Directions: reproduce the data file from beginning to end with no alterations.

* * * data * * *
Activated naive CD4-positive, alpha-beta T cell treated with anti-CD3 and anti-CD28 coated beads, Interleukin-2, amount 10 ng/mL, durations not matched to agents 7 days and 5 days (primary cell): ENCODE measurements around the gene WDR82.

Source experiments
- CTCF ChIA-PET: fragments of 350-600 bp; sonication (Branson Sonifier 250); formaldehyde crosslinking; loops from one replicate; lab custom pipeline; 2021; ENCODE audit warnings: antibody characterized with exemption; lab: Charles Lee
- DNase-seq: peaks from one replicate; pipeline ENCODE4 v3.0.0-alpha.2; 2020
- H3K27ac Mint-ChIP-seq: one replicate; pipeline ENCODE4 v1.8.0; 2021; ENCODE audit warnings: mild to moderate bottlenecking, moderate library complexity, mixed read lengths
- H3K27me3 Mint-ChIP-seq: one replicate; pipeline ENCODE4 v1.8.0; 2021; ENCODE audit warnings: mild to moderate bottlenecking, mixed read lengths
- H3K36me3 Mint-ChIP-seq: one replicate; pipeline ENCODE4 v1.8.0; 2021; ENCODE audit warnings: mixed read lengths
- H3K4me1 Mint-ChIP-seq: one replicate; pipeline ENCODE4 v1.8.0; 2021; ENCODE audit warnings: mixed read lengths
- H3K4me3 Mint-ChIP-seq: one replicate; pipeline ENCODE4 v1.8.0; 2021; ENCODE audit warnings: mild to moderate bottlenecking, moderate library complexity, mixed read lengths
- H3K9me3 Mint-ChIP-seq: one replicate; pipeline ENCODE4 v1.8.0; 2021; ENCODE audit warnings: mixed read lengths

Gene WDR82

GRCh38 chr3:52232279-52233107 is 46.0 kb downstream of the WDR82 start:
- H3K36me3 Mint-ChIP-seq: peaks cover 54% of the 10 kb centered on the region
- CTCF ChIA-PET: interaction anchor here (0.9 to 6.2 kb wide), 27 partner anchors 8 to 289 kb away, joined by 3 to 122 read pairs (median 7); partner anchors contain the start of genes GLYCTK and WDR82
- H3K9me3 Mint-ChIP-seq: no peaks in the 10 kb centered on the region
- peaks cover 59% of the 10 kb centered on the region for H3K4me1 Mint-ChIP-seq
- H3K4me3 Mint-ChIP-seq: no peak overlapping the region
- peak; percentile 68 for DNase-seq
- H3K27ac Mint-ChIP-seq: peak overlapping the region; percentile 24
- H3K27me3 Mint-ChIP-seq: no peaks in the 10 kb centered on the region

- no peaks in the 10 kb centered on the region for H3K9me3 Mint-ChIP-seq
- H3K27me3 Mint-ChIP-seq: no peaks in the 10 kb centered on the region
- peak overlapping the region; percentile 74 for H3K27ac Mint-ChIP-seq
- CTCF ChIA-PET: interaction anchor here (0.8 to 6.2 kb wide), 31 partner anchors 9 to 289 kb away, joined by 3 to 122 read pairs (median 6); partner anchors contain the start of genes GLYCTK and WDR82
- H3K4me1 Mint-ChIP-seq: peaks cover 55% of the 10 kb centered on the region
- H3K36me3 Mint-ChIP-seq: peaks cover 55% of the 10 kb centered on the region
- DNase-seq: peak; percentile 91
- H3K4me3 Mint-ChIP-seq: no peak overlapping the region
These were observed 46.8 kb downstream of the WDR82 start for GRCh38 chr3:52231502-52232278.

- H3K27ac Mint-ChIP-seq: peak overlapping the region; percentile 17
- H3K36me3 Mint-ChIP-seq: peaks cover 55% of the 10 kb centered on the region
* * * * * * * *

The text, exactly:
Activated naive CD4-positive, alpha-beta T cell treated with anti-CD3 and anti-CD28 coated beads, Interleukin-2, amount 10 ng/mL, durations not matched to agents 7 days and 5 days (primary cell): ENCODE measurements around the gene WDR82.

Source experiments
- CTCF ChIA-PET: fragments of 350-600 bp; sonication (Branson Sonifier 250); formaldehyde crosslinking; loops from one replicate; lab custom pipeline; 2021; ENCODE audit warnings: antibody characterized with exemption; lab: Charles Lee
- DNase-seq: peaks from one replicate; pipeline ENCODE4 v3.0.0-alpha.2; 2020
- H3K27ac Mint-ChIP-seq: one replicate; pipeline ENCODE4 v1.8.0; 2021; ENCODE audit warnings: mild to moderate bottlenecking, moderate library complexity, mixed read lengths
- H3K27me3 Mint-ChIP-seq: one replicate; pipeline ENCODE4 v1.8.0; 2021; ENCODE audit warnings: mild to moderate bottlenecking, mixed read lengths
- H3K36me3 Mint-ChIP-seq: one replicate; pipeline ENCODE4 v1.8.0; 2021; ENCODE audit warnings: mixed read lengths
- H3K4me1 Mint-ChIP-seq: one replicate; pipeline ENCODE4 v1.8.0; 2021; ENCODE audit warnings: mixed read lengths
- H3K4me3 Mint-ChIP-seq: one replicate; pipeline ENCODE4 v1.8.0; 2021; ENCODE audit warnings: mild to moderate bottlenecking, moderate library complexity, mixed read lengths
- H3K9me3 Mint-ChIP-seq: one replicate; pipeline ENCODE4 v1.8.0; 2021; ENCODE audit warnings: mixed read lengths

Gene WDR82

GRCh38 chr3:52232279-52233107 is 46.0 kb downstream of the WDR82 start:
- H3K36me3 Mint-ChIP-seq: peaks cover 54% of the 10 kb centered on the region
- CTCF ChIA-PET: interaction anchor here (0.9 to 6.2 kb wide), 27 partner anchors 8 to 289 kb away, joined by 3 to 122 read pairs (median 7); partner anchors contain the start of genes GLYCTK and WDR82
- H3K9me3 Mint-ChIP-seq: no peaks in the 10 kb centered on the region
- peaks cover 59% of the 10 kb centered on the region for H3K4me1 Mint-ChIP-seq
- H3K4me3 Mint-ChIP-seq: no peak overlapping the region
- peak; percentile 68 for DNase-seq
- H3K27ac Mint-ChIP-seq: peak overlapping the region; percentile 24
- H3K27me3 Mint-ChIP-seq: no peaks in the 10 kb centered on the region

- no peaks in the 10 kb centered on the region for H3K9me3 Mint-ChIP-seq
- H3K27me3 Mint-ChIP-seq: no peaks in the 10 kb centered on the region
- peak overlapping the region; percentile 74 for H3K27ac Mint-ChIP-seq
- CTCF ChIA-PET: interaction anchor here (0.8 to 6.2 kb wide), 31 partner anchors 9 to 289 kb away, joined by 3 to 122 read pairs (median 6); partner anchors contain the start of genes GLYCTK and WDR82
- H3K4me1 Mint-ChIP-seq: peaks cover 55% of the 10 kb centered on the region
- H3K36me3 Mint-ChIP-seq: peaks cover 55% of the 10 kb centered on the region
- DNase-seq: peak; percentile 91
- H3K4me3 Mint-ChIP-seq: no peak overlapping the region
These were observed 46.8 kb downstream of the WDR82 start for GRCh38 chr3:52231502-52232278.

- H3K27ac Mint-ChIP-seq: peak overlapping the region; percentile 17
- H3K36me3 Mint-ChIP-seq: peaks cover 55% of the 10 kb centered on the region